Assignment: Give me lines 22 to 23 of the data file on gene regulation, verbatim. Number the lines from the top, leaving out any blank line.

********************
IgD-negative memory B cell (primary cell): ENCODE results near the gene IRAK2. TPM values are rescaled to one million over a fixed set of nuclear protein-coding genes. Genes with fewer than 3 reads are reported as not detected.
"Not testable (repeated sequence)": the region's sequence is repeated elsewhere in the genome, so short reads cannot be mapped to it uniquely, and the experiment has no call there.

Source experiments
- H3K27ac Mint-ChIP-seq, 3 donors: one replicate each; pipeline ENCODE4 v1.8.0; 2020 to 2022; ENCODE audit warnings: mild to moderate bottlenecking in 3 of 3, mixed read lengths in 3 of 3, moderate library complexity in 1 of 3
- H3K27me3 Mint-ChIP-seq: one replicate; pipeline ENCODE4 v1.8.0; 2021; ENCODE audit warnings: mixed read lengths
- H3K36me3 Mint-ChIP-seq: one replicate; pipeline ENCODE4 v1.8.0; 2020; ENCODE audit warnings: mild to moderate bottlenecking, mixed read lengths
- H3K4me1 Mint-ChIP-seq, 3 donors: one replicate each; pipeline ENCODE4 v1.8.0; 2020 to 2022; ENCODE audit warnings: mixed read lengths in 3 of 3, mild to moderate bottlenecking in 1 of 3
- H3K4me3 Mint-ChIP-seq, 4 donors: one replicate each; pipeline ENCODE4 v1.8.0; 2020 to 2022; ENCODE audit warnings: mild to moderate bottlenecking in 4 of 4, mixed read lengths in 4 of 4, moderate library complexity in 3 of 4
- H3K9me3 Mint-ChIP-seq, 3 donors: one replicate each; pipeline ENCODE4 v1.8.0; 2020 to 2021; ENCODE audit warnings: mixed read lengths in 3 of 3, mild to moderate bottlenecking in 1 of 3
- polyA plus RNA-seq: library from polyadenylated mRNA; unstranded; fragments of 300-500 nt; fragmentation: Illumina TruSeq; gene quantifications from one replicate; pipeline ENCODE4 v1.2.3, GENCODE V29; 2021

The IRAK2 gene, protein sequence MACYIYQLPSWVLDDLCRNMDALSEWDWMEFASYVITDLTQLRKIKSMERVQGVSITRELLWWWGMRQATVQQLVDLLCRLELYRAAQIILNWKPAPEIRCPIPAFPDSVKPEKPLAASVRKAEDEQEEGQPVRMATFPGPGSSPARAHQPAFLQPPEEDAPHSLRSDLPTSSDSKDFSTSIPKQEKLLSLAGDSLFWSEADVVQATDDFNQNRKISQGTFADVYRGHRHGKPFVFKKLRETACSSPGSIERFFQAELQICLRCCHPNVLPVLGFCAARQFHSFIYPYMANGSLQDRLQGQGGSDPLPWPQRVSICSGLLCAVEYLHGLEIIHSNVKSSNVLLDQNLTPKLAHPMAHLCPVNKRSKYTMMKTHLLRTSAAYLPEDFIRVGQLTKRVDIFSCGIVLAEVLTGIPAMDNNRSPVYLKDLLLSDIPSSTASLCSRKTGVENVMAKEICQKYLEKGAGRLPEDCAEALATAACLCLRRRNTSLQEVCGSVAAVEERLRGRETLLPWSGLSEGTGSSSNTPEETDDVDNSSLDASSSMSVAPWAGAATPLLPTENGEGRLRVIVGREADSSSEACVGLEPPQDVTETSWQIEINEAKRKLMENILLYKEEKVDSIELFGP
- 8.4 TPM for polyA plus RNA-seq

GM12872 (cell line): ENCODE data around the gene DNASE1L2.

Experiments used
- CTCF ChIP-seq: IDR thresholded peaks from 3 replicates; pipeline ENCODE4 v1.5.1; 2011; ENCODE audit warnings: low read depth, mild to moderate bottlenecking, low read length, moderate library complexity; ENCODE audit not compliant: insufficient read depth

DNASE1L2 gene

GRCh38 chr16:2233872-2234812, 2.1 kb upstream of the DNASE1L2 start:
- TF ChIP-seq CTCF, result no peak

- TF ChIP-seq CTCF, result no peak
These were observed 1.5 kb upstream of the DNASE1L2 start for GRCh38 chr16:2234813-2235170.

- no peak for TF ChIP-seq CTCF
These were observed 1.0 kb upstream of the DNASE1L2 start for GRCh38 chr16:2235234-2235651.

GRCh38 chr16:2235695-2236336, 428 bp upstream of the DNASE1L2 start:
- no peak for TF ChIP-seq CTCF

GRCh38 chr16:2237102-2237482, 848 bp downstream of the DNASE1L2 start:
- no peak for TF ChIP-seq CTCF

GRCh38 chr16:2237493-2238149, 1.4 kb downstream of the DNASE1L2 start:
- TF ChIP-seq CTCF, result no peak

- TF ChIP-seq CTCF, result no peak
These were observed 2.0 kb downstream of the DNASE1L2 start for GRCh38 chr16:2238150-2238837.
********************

These were observed 1.0 kb upstream of the DNASE1L2 start for GRCh38 chr16:2235234-2235651.

GRCh38 chr16:2235695-2236336, 428 bp upstream of the DNASE1L2 start: